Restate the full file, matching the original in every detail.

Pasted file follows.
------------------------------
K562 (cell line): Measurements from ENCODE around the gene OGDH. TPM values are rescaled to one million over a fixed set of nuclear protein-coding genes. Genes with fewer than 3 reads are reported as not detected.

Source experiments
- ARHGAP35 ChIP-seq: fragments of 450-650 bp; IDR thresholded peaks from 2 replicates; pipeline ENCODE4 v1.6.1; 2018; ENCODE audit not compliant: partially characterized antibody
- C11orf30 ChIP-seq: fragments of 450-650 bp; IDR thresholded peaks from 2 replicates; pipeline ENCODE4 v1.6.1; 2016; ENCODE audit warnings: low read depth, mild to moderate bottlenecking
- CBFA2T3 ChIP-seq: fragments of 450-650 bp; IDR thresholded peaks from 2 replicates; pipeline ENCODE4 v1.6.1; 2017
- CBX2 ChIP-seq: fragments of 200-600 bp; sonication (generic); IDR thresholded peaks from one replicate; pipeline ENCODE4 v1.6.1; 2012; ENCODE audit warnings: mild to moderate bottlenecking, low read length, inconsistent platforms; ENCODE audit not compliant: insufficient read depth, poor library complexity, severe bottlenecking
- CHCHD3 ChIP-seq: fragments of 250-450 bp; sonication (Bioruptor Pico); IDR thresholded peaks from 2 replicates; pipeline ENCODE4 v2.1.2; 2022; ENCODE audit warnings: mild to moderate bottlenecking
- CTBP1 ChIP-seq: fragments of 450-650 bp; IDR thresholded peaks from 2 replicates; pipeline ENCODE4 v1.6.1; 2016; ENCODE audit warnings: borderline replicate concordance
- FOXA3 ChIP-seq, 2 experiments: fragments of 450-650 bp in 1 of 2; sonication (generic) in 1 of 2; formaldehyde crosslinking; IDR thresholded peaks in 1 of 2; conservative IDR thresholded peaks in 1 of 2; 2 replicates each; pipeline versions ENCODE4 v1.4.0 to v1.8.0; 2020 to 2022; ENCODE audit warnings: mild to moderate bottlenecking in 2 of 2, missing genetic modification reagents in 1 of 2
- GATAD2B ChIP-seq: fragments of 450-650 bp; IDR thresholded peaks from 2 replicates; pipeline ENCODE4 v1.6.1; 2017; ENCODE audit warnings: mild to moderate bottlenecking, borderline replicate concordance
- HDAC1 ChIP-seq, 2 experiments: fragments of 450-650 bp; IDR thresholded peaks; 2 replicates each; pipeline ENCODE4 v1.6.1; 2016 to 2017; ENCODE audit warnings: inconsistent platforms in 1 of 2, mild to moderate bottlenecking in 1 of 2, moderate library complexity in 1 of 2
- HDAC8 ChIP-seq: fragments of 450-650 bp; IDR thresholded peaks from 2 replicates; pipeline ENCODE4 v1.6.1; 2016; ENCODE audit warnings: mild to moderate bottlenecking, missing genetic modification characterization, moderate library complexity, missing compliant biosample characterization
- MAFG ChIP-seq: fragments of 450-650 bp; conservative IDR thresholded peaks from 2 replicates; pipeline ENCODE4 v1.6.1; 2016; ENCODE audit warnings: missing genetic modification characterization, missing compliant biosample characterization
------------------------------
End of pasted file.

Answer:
K562 (cell line): Measurements from ENCODE around the gene OGDH. TPM values are rescaled to one million over a fixed set of nuclear protein-coding genes. Genes with fewer than 3 reads are reported as not detected.

Source experiments
- ARHGAP35 ChIP-seq: fragments of 450-650 bp; IDR thresholded peaks from 2 replicates; pipeline ENCODE4 v1.6.1; 2018; ENCODE audit not compliant: partially characterized antibody
- C11orf30 ChIP-seq: fragments of 450-650 bp; IDR thresholded peaks from 2 replicates; pipeline ENCODE4 v1.6.1; 2016; ENCODE audit warnings: low read depth, mild to moderate bottlenecking
- CBFA2T3 ChIP-seq: fragments of 450-650 bp; IDR thresholded peaks from 2 replicates; pipeline ENCODE4 v1.6.1; 2017
- CBX2 ChIP-seq: fragments of 200-600 bp; sonication (generic); IDR thresholded peaks from one replicate; pipeline ENCODE4 v1.6.1; 2012; ENCODE audit warnings: mild to moderate bottlenecking, low read length, inconsistent platforms; ENCODE audit not compliant: insufficient read depth, poor library complexity, severe bottlenecking
- CHCHD3 ChIP-seq: fragments of 250-450 bp; sonication (Bioruptor Pico); IDR thresholded peaks from 2 replicates; pipeline ENCODE4 v2.1.2; 2022; ENCODE audit warnings: mild to moderate bottlenecking
- CTBP1 ChIP-seq: fragments of 450-650 bp; IDR thresholded peaks from 2 replicates; pipeline ENCODE4 v1.6.1; 2016; ENCODE audit warnings: borderline replicate concordance
- FOXA3 ChIP-seq, 2 experiments: fragments of 450-650 bp in 1 of 2; sonication (generic) in 1 of 2; formaldehyde crosslinking; IDR thresholded peaks in 1 of 2; conservative IDR thresholded peaks in 1 of 2; 2 replicates each; pipeline versions ENCODE4 v1.4.0 to v1.8.0; 2020 to 2022; ENCODE audit warnings: mild to moderate bottlenecking in 2 of 2, missing genetic modification reagents in 1 of 2
- GATAD2B ChIP-seq: fragments of 450-650 bp; IDR thresholded peaks from 2 replicates; pipeline ENCODE4 v1.6.1; 2017; ENCODE audit warnings: mild to moderate bottlenecking, borderline replicate concordance
- HDAC1 ChIP-seq, 2 experiments: fragments of 450-650 bp; IDR thresholded peaks; 2 replicates each; pipeline ENCODE4 v1.6.1; 2016 to 2017; ENCODE audit warnings: inconsistent platforms in 1 of 2, mild to moderate bottlenecking in 1 of 2, moderate library complexity in 1 of 2
- HDAC8 ChIP-seq: fragments of 450-650 bp; IDR thresholded peaks from 2 replicates; pipeline ENCODE4 v1.6.1; 2016; ENCODE audit warnings: mild to moderate bottlenecking, missing genetic modification characterization, moderate library complexity, missing compliant biosample characterization
- MAFG ChIP-seq: fragments of 450-650 bp; conservative IDR thresholded peaks from 2 replicates; pipeline ENCODE4 v1.6.1; 2016; ENCODE audit warnings: missing genetic modification characterization, missing compliant biosample characterization